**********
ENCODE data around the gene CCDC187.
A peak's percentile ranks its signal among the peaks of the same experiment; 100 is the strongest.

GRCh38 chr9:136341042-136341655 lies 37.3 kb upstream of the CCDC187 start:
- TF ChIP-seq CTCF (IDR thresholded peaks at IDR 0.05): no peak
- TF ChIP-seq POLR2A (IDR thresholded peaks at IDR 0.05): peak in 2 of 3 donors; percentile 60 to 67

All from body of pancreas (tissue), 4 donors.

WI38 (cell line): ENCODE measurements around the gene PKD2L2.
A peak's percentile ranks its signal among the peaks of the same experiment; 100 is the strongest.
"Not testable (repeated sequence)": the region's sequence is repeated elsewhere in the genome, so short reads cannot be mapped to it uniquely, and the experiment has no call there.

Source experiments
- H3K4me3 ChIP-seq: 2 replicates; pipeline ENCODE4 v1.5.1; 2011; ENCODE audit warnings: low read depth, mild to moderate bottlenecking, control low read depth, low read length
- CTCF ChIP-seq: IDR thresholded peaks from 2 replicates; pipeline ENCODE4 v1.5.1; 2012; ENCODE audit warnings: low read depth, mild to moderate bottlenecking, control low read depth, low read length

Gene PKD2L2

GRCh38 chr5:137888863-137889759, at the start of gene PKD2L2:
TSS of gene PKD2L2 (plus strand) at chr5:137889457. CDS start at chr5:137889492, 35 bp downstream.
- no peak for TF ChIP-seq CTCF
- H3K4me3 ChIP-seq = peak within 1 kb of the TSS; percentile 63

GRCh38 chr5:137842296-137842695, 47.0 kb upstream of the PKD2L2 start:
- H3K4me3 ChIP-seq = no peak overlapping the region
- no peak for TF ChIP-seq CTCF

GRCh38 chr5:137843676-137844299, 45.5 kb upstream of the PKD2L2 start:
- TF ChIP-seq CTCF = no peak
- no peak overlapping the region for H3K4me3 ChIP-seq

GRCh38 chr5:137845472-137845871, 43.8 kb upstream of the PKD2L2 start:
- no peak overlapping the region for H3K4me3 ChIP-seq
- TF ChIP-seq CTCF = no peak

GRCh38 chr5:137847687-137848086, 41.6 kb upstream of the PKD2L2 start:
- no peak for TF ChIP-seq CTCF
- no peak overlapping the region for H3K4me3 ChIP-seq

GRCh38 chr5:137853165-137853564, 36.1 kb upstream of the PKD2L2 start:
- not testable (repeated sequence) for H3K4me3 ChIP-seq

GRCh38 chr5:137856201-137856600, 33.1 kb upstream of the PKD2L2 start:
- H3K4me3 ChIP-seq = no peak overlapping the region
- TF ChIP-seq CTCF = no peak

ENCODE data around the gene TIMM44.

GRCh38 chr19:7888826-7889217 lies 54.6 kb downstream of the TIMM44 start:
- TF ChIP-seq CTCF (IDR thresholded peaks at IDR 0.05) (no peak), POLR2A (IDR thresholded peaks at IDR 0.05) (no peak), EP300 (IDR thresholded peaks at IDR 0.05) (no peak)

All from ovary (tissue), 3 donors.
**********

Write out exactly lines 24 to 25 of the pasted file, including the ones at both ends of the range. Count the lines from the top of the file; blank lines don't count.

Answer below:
GRCh38 chr5:137845472-137845871, 43.8 kb upstream of the PKD2L2 start:
- no peak overlapping the region for H3K4me3 ChIP-seq